Persistent Desperation of Charter School Promoters

Promoters of privately-operated charter schools have continually sought to justify the existence and expansion of charter schools since their inception 30 years ago in Minnesota. In and of itself this is curious because if charter schools are supposedly so successful and so much better than public schools, as charter school promoters endlessly like to boast, then what need is there to constantly try to justify and defend the value and superiority of charter schools over public schools? Usually when something is excellent and has a great track record, it speaks for itself, stands on its own merit, and does not need to be defended every day. ((Currently, there are roughly 7,400 charter schools in the U.S. Over the past 30 years, 5,000 charter schools have closed for financial malfeasance, mismanagement, and/or poor academic performance. See: “5,000 Charter Schools Closed in 30 Years”, September 18, 2021.))

Recently, the news has been filled with charter school headlines like these:

State Sen. Melissa Melendez: Charter school moratorium limits options for parents, KUSI Newsroom, October 14, 2021.

A reason to support charter schools, The Dominion Post. October 13, 2021.

Stop denying hope to NYC kids, and lift the evil charter-school cap, New York Post, October 11, 2021.

An Unexpected Reason to Support Charter Schools, Bloomberg, October 9, 2021.

All charter schools are public schools, Bedford Gazette, October 1, 2021.

Charter schools boomed during the pandemic, Axios. September 22, 2021.  ((More than 95% of the increase in charter school enrollment during the pandemic took place in cyber charter schools, which are notorious for extremely poor performance and endless scandals. Many brick-and-mortar charter schools actually lost students to poor-performing and corrupt cyber charter schools during the pandemic. See: “Enrollment jumps in charter schools — with big gains in worst-performing part of charter sector,” October 15, 2021.))

While such news items are always filled with extensive disinformation, bold-faced distortions, and easy-to-debunk statements, the biggest and most obvious reason for this stubborn desperation to defend and promote privately-operated charter schools is that a growing number of people, including certain factions and coalitions in the political arena, are either no longer supporting charter schools or they are actually coming out in opposition to them. It is also the case that more public school boards and superintendents are increasingly opposing charter schools with more vigor. This is a trend that is likely to keep growing as privately-operated charter schools, which often perform poorly and are plagued by corruption, siphon even more funds from public schools.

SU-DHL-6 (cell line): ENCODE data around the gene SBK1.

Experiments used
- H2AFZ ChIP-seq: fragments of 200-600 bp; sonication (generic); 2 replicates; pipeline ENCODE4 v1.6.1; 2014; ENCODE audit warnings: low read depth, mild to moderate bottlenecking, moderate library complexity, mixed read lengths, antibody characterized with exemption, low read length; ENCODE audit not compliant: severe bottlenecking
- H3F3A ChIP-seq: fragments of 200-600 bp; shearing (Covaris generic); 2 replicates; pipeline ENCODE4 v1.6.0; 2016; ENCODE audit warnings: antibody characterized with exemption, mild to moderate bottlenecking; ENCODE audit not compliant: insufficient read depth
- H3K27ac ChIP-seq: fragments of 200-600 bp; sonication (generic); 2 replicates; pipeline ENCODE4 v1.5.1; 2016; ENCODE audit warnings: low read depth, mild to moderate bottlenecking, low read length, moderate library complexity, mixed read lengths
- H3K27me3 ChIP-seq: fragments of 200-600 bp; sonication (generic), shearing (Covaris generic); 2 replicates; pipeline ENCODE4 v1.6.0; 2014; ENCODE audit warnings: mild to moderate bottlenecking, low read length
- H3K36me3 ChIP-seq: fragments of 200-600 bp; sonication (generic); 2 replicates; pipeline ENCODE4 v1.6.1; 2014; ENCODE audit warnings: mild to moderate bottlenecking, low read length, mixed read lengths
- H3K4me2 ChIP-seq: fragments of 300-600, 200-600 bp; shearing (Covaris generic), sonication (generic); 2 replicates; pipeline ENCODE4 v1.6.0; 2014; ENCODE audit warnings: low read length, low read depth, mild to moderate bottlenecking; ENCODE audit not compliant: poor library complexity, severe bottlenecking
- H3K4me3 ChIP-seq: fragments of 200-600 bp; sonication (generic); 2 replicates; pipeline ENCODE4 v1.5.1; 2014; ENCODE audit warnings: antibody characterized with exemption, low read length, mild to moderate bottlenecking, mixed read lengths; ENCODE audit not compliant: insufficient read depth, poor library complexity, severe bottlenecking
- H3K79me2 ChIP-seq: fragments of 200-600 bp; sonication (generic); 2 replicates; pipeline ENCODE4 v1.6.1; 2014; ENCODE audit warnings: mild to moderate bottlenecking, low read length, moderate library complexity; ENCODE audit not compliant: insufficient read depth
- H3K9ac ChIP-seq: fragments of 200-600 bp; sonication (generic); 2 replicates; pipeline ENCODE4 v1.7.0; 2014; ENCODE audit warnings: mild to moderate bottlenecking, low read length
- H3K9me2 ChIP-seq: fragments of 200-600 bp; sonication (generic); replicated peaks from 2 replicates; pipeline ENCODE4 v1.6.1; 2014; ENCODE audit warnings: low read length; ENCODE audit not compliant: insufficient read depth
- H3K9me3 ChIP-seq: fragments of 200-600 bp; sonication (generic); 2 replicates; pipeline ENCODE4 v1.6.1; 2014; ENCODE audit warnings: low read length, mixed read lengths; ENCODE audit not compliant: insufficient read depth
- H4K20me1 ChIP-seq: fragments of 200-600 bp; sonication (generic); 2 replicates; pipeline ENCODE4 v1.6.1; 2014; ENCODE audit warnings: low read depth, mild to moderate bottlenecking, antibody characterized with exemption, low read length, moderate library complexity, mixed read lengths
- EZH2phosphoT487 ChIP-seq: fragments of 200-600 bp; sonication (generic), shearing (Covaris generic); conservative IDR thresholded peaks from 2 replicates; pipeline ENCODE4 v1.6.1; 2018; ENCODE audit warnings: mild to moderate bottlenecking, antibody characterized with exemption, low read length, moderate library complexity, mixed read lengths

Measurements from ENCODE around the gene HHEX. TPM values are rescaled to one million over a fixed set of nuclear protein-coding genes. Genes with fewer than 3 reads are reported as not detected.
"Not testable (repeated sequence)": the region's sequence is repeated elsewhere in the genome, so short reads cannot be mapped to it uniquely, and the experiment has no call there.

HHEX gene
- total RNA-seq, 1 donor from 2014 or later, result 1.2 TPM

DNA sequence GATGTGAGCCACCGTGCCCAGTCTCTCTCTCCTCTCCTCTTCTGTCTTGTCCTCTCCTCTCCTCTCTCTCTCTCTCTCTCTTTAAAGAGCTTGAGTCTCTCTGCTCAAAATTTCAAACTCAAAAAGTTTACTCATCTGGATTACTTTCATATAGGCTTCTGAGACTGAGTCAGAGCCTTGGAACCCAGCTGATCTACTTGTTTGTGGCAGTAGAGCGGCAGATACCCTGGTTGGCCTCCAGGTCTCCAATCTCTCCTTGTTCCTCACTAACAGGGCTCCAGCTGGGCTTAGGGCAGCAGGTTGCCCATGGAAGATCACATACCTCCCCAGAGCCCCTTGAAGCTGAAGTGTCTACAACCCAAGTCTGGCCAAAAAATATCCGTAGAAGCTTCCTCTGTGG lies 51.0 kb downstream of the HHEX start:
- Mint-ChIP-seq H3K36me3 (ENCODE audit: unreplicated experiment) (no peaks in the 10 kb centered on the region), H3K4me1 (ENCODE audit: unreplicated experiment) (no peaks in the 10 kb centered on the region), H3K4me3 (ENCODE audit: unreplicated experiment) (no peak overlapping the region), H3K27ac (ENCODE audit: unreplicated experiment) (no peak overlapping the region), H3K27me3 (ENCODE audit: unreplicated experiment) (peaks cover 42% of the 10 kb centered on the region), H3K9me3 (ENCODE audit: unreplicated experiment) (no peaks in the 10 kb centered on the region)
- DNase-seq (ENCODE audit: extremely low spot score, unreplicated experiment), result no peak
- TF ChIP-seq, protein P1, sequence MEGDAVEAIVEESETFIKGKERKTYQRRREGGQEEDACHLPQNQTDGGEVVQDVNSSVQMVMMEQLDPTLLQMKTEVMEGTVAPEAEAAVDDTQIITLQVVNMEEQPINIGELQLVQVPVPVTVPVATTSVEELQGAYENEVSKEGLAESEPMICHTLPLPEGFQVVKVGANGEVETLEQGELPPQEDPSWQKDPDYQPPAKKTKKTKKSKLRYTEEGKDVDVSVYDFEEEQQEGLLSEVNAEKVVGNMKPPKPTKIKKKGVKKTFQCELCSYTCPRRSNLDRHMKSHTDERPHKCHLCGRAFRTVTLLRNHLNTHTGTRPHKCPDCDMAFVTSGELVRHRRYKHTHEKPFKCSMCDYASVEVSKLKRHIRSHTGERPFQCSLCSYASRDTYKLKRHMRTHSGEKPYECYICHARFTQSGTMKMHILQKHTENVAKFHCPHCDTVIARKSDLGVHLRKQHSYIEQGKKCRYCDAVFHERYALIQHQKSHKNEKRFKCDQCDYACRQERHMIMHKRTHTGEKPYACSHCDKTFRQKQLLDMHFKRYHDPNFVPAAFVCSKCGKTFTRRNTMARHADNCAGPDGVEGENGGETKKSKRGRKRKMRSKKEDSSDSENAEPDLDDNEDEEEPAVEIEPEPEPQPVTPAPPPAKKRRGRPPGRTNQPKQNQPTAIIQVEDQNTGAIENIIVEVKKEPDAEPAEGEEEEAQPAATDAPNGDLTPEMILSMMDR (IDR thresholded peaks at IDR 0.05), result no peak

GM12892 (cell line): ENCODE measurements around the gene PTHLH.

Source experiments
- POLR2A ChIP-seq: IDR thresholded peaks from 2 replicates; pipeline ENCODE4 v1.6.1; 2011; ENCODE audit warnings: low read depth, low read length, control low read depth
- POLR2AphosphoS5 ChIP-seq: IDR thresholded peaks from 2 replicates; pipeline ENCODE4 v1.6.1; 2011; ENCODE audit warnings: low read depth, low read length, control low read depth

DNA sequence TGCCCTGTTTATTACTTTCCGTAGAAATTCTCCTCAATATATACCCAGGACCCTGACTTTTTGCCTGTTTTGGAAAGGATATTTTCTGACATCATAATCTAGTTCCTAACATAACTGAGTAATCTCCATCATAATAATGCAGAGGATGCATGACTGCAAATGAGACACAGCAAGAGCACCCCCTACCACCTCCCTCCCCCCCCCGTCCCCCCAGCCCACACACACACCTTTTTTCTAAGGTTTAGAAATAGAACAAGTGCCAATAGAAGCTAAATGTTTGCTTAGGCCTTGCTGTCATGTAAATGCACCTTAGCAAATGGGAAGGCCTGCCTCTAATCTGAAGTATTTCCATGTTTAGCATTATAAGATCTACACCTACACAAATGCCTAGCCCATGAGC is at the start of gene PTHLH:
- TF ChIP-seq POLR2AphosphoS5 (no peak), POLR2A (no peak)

Another feature of current conditions is that more education advocacy groups are becoming more conscious of the political and economic motivations of charter school promoters and the many problems plaguing charter schools. As a result, they are taking stronger stands against charter schools and in defense of public schools and the public interest. To be sure, charter school promoters, despite billions of dollars at their disposal and powerful political connections, remain on the defensive; they recognize that there is no justification for the existence, let alone expansion, of charter schools.

From the perspective of workers, the economy, the national interest, and the public interest, things never go well when major enterprises, programs, sectors, and institutions are privatized and handed over to major owners of capital. Privatization solves no problems, it actually intensifies existing problems and introduces a whole host of new serious problems while enriching a handful of people. For the many profound problems associated with privatization, one can simply enter “stop privatization” into any popular internet search engine to view endless articles, reports, and analyses from a large range of organizations from around the world. Put simply, the parasitic extortion of the public purse by major owners of capital cannot be prettified as a “win-win” for everyone. The public never benefits from privatization. Privatization is retrogressive.

Those who have much to gain financially from privately-operated charter schools are not concerned about facts, truth, reason, or the public interest. They are self-serving to the extreme and committed to wrecking education and public opinion while enriching themselves. Charter school advocates will always repeat worn-out irrational claims and assertions in the hopes that people will dogmatically internalize such claims and assertions and avoid engaging in a conscious act of finding out what is really going on. Charter school promoters do not like to be challenged. Fortunately, charter school disinformation and incoherence have not conquered the consciousness of many out there, which is why opposition to charter schools, which are segregated and run by unelected individuals, will keep growing. The charter school movement has never not been vulnerable.

Shawgi Tell is author of the book Charter School Report Card. He can be reached at Read other articles by Shawgi.